I also liked that it was a very spiritual thing. The threat in that cave is basically only what you take with you, which is exactly what Yoda tells Luke. It makes sense for these very young children.

It’s come up since then. I’ve been asked, “So what do Jedi do if they lose their lightsaber later?” Well, A) they’re not supposed to lose their lightsaber, but B) there are enough lightsabers that have gone from fallen Jedi over the many, many, many years, that they actually have lightsaber crystals at the Temple. So they don’t have to actually go all the way back out to Illum to get one, and because it’s a fallen Jedi they can actually use that crystal and it will work for them.

The whole attunement and everything is just a special moment for them as a child to get in tune with the Force. It’s not so much being in tune with your lightsaber. That’s a big thing that we all make a mistake on, is that we get very attached to our lightsabers. [Laughs] “Oh my gosh, I have to have one.” But remember, they’re Jedi. A lightsaber is just a thing. It’s not Excalibur, it’s not like an ultimately super-special thing. It is to us, because we make it a symbol when we watch the movie and Luke is given his father’s lightsaber. That lightsaber is a little more meaningful because it was his father’s. But you notice when Luke loses it… He doesn’t freak out.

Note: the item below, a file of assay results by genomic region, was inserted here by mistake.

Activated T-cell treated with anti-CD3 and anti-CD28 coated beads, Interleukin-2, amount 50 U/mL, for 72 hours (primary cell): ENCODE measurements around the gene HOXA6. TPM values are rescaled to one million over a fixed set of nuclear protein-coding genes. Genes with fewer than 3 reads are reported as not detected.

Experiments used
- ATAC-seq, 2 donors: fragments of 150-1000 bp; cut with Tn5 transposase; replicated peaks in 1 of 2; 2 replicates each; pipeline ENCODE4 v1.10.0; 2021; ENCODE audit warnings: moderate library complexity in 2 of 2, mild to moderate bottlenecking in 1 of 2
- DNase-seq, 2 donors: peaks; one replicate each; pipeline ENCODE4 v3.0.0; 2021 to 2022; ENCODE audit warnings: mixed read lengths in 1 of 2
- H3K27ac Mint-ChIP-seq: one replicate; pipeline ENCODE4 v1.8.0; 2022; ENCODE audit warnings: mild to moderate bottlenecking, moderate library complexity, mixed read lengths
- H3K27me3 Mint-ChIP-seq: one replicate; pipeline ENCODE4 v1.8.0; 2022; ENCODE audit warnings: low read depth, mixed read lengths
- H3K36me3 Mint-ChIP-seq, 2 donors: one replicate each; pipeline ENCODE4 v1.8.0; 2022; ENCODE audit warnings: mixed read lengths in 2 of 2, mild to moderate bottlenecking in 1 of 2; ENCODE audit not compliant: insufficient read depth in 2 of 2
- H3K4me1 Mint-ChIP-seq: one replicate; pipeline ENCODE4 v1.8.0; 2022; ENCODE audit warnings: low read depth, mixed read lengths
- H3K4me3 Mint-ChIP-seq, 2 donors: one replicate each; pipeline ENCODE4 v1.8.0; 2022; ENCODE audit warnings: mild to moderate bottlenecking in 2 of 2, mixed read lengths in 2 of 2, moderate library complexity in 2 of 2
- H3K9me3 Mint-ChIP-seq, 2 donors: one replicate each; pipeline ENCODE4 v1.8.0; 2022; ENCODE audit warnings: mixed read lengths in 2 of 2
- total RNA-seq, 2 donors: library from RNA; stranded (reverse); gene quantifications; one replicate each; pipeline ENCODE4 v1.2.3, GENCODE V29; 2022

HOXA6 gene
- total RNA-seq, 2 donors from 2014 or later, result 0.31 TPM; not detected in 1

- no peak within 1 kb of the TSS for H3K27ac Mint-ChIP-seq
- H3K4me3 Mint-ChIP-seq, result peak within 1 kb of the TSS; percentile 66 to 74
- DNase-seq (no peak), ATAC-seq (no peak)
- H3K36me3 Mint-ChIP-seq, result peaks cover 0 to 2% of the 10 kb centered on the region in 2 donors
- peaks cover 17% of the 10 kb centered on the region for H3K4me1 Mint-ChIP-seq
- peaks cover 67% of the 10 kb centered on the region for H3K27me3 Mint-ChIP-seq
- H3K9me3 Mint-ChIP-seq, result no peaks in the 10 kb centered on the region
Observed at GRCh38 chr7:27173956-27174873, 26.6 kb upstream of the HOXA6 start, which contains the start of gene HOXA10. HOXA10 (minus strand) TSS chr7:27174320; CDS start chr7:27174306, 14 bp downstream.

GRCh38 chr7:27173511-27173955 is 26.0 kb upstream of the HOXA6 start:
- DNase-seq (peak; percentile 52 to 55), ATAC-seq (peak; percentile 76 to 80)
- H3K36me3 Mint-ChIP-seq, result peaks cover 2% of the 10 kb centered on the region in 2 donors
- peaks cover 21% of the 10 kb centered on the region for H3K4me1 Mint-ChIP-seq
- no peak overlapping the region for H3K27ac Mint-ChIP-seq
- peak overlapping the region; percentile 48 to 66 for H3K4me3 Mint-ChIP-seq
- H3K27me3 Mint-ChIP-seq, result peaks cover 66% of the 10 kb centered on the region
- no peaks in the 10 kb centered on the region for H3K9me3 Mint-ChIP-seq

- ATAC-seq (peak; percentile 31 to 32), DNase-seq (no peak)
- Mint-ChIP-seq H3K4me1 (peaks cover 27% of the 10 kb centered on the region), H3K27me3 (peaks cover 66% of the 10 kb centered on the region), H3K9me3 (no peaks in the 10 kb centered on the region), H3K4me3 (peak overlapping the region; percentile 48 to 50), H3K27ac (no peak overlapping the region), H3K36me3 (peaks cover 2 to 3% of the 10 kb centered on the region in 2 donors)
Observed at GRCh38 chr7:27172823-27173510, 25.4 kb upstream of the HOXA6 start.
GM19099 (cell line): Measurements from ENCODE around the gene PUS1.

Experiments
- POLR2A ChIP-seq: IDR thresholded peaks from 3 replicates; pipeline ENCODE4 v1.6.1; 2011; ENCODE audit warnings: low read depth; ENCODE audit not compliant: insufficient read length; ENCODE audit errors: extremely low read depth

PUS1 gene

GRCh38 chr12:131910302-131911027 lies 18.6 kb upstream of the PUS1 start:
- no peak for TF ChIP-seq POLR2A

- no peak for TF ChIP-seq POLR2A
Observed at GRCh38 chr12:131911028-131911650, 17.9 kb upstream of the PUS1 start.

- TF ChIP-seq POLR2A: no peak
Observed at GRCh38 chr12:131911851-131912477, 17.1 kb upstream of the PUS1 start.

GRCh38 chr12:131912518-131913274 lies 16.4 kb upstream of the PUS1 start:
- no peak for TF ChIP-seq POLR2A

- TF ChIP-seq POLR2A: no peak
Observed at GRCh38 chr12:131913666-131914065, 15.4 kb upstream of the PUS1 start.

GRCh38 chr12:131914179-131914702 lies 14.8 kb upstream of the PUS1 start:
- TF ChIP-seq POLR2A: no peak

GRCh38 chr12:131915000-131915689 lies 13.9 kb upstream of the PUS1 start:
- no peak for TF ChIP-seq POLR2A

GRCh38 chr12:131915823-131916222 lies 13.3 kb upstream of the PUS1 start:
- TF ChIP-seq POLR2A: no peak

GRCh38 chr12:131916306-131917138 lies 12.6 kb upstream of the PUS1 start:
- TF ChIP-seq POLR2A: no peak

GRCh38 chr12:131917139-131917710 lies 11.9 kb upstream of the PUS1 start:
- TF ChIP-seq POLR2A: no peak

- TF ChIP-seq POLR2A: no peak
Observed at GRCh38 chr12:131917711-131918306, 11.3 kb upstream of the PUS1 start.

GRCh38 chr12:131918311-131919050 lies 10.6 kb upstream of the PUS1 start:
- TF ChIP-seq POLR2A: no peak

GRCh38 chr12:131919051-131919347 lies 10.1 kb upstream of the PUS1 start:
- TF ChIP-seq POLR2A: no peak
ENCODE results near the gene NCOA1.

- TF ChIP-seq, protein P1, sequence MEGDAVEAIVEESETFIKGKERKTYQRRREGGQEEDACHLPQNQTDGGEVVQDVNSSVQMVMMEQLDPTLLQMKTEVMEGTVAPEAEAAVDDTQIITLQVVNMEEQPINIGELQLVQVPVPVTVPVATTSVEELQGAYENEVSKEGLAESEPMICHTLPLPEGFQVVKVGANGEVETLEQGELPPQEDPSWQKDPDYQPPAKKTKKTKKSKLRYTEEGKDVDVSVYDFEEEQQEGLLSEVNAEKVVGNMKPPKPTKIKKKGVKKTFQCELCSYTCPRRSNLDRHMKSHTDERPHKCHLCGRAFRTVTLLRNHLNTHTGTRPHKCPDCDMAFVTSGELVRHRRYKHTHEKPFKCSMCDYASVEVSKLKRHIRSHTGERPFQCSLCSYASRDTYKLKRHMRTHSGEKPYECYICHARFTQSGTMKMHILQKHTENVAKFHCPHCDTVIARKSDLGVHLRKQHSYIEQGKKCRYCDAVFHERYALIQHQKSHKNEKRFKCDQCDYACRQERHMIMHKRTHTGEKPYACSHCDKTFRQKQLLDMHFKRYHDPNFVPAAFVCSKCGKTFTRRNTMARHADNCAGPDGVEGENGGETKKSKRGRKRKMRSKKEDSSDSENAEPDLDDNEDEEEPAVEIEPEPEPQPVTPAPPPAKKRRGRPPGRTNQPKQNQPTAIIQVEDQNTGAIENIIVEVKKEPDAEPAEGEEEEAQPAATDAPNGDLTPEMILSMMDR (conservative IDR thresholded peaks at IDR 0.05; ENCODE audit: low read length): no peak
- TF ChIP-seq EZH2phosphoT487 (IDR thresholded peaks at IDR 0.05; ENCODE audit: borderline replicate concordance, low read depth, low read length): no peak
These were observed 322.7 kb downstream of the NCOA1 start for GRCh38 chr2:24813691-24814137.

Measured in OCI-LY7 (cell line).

Dave Filoni: He doesn’t go on some journey down in Cloud City to go get his lightsaber, and he doesn’t even super-lament the fact that he lost his lightsaber. I mean, we were probably more upset as kids that he lost his lightsaber. [Laughs] All those things kind of came up in our telling of the tale of lightsabers, and George had a lot of thoughts about that. It all comes back to selfish versus selflessness. That’s always a key thing when dealing with Jedi and Sith, and I think that’s expressed in “The Gathering.”


Stay tuned for part two of’s interview with Dave Filoni!

Dan Brooks is Lucasfilm’s online copywriter and editor, and spends his days writing stuff for and around He loves Star Wars, ELO, and the New York Rangers, Jets, and Yankees. Follow him on Twitter @dan_brooks where he rants about all these things.